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The Silver Peace Dollar was struck briefly and intermittently between 1921 and 1935; it was a gesture of goodwill after the end of WWI, the
War to End All Wars.
The Peace Silver Dollar was a silver coin produced and distributed briefly by the United States Mint. Despite the fact that Congress failed to pass a bill for a new coin commemorating the end of the first World War, a movement, led by the US Commission of Fine Arts, quickly built momentum and resulted in the debut of the Peace Dollar. The nation sacrificed a great deal to stem the tide of worldwide aggression. The coin provided a hopeful goodwill gesture for the county to commemorate the end of the
war to end all wars. For the most part, the value of the coins result from the amount of silver used to create them. Uncirculated coins, as well as those in pristine condition, can demand high premiums. The Peace Dollar series does contain some key dates, namely 1921, 1927, and 1928. The production of the Peace Silver Dollars stopped as soon as quotas were met as stipulated in the Pittman Act. There was a brief resurrection in 1934 before the series was retired completely.
There is no series in United States Coins that can match the history and excitement of the Silver Dollars. From the early gambling days of Las Vegas, more collectors have been hoarding, collecting, investing or just admiring the charm of what a silver dollar brings to the table. It has appeal, it has size, and it has enough weight that when you hold it in your hands, you know you have something substantial.
The Silver Peace Dollars are undervalued coins and represent an opportunity for collectors to assemble a full set relatively inexpensively. They are also an important part of early 20th Century American history.
2018 marked the one-hundredth anniversary of World War I. It was the end of the largest and bloodiest conflict the world had ever seen up to that point; it is considered a turning point in human history. It was the end of 4 massive empires, the rise of Soviet Communism, and the entry of the United States into global power politics.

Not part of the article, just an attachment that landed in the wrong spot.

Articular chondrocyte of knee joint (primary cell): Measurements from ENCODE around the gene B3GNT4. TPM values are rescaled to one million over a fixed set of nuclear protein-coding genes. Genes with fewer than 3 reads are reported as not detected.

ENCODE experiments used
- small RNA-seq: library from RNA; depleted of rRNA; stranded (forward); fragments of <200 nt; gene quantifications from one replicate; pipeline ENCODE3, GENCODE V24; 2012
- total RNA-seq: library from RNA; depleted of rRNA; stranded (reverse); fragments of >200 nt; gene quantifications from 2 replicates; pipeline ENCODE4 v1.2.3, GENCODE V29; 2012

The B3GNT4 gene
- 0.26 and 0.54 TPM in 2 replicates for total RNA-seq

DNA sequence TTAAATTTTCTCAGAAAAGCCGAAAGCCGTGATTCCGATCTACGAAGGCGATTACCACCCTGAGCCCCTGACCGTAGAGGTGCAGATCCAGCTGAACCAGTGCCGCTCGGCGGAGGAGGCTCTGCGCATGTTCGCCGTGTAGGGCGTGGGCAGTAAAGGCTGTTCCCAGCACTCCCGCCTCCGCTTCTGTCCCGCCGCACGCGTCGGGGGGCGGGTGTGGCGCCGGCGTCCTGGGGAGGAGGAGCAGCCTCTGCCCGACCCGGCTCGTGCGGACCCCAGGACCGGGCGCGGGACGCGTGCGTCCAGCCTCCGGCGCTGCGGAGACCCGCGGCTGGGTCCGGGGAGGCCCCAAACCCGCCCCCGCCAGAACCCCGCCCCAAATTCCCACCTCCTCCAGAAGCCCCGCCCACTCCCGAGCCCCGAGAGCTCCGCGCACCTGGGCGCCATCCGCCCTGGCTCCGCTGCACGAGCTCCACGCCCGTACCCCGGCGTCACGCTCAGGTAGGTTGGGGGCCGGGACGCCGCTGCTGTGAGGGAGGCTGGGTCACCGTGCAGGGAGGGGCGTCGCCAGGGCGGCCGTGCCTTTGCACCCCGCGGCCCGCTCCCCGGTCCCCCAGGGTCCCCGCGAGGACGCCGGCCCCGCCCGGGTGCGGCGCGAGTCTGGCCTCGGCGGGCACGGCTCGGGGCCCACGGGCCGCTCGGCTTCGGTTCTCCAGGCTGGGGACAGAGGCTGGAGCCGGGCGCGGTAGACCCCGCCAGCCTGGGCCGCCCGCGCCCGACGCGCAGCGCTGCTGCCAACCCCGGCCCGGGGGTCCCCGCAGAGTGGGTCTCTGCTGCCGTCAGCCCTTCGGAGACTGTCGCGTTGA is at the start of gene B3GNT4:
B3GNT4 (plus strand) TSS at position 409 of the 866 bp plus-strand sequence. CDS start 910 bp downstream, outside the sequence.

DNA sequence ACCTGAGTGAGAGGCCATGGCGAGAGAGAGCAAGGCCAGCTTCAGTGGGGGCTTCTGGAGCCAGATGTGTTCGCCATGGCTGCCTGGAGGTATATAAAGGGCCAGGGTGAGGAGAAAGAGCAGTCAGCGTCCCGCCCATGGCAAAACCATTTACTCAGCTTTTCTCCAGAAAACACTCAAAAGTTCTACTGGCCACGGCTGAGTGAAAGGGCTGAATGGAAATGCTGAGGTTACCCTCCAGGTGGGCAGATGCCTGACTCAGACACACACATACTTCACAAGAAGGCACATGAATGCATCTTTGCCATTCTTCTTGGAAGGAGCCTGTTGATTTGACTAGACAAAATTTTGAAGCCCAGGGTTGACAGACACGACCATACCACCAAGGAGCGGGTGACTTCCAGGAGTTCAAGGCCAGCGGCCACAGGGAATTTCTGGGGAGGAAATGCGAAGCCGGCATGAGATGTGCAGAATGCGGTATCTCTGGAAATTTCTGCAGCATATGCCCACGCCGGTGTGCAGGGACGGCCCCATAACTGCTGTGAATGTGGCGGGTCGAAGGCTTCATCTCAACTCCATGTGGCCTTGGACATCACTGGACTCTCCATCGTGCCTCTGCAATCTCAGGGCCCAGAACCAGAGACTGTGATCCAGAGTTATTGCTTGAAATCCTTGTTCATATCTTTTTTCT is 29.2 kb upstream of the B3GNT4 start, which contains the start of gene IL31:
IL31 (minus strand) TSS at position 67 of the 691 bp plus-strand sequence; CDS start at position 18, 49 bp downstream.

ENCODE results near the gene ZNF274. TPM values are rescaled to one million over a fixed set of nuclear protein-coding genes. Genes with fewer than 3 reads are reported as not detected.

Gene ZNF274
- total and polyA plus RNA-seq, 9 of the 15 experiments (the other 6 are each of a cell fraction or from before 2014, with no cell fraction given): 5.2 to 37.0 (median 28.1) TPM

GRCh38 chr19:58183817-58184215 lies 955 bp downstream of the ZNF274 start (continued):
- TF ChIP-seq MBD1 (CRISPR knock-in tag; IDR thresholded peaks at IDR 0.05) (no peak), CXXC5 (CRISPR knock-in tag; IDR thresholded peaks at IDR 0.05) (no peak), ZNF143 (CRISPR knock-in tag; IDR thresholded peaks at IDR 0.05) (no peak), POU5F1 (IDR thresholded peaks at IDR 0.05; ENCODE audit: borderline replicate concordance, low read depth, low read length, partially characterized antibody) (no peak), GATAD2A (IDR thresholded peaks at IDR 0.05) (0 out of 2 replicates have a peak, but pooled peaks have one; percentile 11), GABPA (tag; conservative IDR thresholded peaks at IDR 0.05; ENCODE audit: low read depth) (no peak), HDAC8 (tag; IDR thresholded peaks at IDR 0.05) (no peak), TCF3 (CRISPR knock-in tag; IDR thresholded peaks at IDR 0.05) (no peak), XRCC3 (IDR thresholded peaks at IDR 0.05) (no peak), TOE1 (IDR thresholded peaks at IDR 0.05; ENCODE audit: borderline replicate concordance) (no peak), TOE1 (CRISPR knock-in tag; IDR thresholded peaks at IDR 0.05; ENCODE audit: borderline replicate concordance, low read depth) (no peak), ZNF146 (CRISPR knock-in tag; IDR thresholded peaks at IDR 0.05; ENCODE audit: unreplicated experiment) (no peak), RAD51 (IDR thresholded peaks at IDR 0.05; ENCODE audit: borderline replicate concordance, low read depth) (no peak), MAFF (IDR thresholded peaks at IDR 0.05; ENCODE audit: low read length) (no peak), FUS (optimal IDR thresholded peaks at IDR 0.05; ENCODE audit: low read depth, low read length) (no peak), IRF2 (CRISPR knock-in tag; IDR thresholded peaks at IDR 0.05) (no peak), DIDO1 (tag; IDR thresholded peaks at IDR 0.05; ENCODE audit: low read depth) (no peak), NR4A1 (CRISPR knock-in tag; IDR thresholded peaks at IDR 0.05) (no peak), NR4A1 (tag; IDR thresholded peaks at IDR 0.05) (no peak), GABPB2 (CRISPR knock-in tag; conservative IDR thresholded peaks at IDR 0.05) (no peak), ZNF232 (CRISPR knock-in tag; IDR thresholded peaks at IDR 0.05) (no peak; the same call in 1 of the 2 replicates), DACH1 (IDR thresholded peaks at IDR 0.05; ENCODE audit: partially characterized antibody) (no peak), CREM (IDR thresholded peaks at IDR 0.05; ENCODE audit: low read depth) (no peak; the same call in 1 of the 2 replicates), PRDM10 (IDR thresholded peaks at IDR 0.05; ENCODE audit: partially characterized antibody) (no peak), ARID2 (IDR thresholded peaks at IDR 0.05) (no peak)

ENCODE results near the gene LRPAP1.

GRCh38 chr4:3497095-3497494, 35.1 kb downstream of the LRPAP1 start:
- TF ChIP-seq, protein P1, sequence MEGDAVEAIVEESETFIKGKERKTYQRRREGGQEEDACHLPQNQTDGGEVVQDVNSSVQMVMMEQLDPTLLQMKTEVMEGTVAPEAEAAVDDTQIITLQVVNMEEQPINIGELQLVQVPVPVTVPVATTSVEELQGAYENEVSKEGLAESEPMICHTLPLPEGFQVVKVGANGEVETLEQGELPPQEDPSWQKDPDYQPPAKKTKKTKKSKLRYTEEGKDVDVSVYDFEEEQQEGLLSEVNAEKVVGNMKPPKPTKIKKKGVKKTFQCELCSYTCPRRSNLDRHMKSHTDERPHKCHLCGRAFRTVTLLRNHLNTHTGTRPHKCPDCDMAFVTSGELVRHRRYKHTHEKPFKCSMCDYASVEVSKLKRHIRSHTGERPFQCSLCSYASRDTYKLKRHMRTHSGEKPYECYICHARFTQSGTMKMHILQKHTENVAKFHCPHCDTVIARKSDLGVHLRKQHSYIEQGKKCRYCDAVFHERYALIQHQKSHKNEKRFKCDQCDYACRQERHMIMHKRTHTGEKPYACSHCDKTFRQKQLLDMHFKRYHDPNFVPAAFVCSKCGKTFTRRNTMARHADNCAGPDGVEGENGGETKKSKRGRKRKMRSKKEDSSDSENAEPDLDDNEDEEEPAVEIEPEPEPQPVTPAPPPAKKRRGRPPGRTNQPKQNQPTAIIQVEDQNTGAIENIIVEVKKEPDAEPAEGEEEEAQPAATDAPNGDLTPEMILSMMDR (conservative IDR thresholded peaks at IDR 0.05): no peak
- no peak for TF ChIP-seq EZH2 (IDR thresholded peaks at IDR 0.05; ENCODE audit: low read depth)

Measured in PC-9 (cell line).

The most significant intellectual legacy World War I left to us was the end of the idea that progress would inevitably solve any problem. In 1914, just before the war erupted, people lived through a world similar to the world we live in now. A world defined by economic growth, technological revolutions, and increasing globalization. It was widely believed then that when ugly trend lines appeared, they were temporary and would be overwhelmed by the steady march of progress. World War I dashed that idea into a million pieces.
During the war, the German government strove to destabilize the British economy by spreading rumors that the British were unable to redeem all of the paper currency for silver. These rumors, together with the hoarding of silver, caused the price of silver to rise artificially and risked damaging the British war effort. To combat this situation, the US sold the precious metal to the British government up to 350,000,000 silver dollars at $1 per ounce of silver plus the value of the copper in the coins. About 47% of all Morgan Silver Dollars were melted for sale to the British. The Treasury was required by the terms of the Pittman Act to strike new silver dollars to replace the coins that had been melted and sold to England. The law also stipulated that the silver had to be purchased from American mining companies.